Hundreds of them are silently doing their work – every day, 24/7. Just once a minute, they get 1.5 seconds to rest. Of course, I am talking about the iconic Swiss station clocks!
How it all started
It is fascinating to read about the history of the station clock, with its beginnings back in 1944. At the time, Hans Hilfiker was an engineer employed by the Swiss federal railways (SBB). He was tasked with designing a clock which would guarantee the smooth operation of the train system and at the same time become a national symbol.
Remember, this was at the time when electric engines replaced the classic steam engines. Due to the gain in speed and efficiency, this transformation resulted in a more frequent operation of trains, hence needing a reliable way of keeping track of the schedule.
Thanks to advances in technology, the main clock in Zürich would send a signal to all the roughly 3000 station clocks in Switzerland – ensuring a synchronized time.
Simple and durable Swiss design
“Form follows function” would be a good way of describing the pragmatic Swiss Bahnhofsuhr. The design of the Swiss station clock is very simplistic. There are no digits to denote the time, but black lines instead. The red hand resembles one of those old-fashioned station signals. It indicates seconds as it moves seamlessly and smoothly, only to stop for that magical moment once it reaches the top of the minute.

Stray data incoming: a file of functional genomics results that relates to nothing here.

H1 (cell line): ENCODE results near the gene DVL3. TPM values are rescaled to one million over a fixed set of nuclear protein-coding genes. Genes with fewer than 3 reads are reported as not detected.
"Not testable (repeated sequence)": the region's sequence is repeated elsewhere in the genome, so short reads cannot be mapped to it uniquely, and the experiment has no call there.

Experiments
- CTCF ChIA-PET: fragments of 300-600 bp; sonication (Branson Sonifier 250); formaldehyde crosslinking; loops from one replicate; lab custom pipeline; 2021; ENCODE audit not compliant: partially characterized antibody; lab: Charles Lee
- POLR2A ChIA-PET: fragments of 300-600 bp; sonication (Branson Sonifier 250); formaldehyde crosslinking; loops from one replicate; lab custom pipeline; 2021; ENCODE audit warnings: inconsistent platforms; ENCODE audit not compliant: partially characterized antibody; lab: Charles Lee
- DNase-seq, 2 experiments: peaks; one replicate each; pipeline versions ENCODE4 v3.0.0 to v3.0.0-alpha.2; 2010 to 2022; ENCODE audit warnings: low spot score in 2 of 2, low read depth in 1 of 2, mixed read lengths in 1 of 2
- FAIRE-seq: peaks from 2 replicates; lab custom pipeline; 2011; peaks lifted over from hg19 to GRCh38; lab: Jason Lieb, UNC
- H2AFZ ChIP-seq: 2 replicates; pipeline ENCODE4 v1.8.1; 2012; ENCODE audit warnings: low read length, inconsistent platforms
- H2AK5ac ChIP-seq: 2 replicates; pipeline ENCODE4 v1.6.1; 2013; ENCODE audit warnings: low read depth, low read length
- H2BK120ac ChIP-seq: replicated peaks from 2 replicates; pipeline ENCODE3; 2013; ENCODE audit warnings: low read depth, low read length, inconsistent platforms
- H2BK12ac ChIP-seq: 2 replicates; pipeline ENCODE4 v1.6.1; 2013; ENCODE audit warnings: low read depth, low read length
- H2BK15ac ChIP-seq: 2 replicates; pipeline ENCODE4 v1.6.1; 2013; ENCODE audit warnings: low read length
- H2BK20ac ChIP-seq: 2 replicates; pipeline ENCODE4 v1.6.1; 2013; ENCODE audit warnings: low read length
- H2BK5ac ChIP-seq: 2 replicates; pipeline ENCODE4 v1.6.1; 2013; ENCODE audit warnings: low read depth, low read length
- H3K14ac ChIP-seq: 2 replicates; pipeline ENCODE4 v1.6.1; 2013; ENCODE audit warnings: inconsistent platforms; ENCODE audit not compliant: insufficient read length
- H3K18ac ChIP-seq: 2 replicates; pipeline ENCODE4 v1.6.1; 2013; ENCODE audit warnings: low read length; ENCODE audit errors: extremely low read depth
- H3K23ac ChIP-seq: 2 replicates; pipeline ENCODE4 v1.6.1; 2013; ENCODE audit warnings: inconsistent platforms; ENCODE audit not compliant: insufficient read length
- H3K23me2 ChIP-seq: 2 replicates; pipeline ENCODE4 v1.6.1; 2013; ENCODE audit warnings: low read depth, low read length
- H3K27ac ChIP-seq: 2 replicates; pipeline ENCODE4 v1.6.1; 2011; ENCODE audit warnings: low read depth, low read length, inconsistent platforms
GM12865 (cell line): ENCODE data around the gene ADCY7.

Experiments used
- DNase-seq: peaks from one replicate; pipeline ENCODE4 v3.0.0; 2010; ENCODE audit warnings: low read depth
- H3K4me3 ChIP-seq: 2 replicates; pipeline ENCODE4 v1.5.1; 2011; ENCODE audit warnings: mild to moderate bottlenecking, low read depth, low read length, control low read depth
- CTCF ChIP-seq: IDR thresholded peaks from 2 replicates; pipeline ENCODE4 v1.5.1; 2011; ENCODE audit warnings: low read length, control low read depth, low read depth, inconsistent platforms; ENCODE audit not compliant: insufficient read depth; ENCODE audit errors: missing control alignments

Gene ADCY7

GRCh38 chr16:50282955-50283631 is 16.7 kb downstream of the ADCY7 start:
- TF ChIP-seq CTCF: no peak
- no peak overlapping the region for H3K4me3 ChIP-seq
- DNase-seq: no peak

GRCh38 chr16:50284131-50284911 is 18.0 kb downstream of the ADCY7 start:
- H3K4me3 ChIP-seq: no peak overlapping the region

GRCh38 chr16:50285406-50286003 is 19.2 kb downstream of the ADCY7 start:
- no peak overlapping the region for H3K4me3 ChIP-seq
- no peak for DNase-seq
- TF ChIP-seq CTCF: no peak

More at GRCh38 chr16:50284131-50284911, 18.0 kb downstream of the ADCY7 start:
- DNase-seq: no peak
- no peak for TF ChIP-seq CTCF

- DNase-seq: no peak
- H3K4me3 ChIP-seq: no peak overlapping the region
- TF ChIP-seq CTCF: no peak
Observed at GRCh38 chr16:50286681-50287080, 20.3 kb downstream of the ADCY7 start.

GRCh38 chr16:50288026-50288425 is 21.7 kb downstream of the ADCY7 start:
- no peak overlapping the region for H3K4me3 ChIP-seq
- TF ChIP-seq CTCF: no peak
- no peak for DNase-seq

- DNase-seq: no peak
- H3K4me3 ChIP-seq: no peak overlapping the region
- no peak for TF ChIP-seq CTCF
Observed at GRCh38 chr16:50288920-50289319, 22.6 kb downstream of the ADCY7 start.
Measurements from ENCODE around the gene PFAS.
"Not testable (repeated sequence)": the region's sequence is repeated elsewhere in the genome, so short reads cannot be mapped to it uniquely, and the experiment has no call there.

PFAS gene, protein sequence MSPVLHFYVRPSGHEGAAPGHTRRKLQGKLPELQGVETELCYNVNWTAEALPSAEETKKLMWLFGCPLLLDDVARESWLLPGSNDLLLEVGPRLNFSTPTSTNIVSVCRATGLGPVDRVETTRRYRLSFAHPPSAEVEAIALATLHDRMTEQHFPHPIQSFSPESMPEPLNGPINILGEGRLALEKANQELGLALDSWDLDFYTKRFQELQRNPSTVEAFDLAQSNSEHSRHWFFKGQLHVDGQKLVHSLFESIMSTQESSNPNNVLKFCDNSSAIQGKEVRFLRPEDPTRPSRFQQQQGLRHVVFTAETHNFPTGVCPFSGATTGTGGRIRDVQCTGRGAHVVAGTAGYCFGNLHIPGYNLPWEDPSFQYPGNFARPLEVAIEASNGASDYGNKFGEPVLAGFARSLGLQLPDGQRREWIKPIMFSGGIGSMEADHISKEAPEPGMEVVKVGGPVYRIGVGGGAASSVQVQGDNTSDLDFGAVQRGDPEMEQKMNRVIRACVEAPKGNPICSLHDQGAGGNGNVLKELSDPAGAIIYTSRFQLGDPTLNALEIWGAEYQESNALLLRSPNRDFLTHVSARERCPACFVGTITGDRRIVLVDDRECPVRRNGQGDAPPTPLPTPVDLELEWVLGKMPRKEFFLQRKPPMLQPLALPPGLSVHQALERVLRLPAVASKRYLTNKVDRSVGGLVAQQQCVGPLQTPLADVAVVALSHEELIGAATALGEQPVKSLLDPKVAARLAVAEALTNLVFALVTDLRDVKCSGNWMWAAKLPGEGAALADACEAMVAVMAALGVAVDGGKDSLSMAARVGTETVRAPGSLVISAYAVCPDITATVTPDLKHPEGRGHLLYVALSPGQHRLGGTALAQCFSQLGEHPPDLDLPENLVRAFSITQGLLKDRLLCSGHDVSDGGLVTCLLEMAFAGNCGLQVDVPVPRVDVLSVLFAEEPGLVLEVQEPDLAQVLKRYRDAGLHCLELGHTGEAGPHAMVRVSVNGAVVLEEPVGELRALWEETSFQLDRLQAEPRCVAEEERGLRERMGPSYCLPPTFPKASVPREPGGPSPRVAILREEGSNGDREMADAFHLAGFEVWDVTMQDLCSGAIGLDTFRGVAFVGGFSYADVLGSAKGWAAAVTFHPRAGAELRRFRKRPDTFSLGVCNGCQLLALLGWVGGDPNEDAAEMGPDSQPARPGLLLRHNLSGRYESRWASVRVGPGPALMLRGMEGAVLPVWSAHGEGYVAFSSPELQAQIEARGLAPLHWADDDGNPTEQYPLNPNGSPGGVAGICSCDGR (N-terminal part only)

In many aspects, Hilfiker’s station clock is a design masterpiece which can now be found not only at every Swiss train station, but also on many a wrist or even on iPhone screens. The book “Die Bahnhofsuhr” by Edition Hochparterre is a small marvel: It is a beautiful and insightful tribute to this Swiss icon, which has now become a symbol for Switzerland’s punctuality!
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Edition Hochparterre, German, 72 pages